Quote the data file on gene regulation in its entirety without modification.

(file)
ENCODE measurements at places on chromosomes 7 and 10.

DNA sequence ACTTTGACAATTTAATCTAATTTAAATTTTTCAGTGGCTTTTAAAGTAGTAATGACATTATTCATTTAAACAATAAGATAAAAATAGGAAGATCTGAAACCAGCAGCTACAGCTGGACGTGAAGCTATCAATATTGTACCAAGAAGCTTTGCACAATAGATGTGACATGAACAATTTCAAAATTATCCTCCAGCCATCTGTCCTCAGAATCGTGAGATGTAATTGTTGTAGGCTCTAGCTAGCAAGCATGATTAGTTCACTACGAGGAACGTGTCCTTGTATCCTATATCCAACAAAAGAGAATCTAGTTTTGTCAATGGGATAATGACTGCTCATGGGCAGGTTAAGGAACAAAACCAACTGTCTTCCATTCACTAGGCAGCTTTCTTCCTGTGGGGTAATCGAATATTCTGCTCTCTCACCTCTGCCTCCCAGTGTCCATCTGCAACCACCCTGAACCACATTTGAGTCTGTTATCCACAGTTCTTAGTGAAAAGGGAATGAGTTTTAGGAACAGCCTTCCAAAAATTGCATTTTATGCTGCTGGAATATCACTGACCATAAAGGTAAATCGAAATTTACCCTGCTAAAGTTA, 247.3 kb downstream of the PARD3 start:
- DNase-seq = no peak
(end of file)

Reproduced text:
ENCODE measurements at places on chromosomes 7 and 10.

DNA sequence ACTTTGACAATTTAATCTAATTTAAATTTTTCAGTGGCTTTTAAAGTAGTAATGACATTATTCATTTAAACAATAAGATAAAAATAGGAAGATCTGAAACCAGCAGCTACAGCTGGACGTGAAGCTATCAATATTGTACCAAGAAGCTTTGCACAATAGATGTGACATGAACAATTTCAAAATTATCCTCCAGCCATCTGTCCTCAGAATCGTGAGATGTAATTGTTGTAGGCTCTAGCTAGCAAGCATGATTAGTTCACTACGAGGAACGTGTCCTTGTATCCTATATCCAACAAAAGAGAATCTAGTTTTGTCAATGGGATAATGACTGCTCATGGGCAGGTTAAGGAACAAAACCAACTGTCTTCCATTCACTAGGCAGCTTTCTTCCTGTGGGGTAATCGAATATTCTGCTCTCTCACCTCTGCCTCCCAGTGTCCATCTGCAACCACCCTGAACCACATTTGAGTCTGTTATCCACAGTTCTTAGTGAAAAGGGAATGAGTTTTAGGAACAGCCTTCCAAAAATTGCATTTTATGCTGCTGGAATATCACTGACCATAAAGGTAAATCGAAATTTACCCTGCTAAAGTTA, 247.3 kb downstream of the PARD3 start:
- DNase-seq = no peak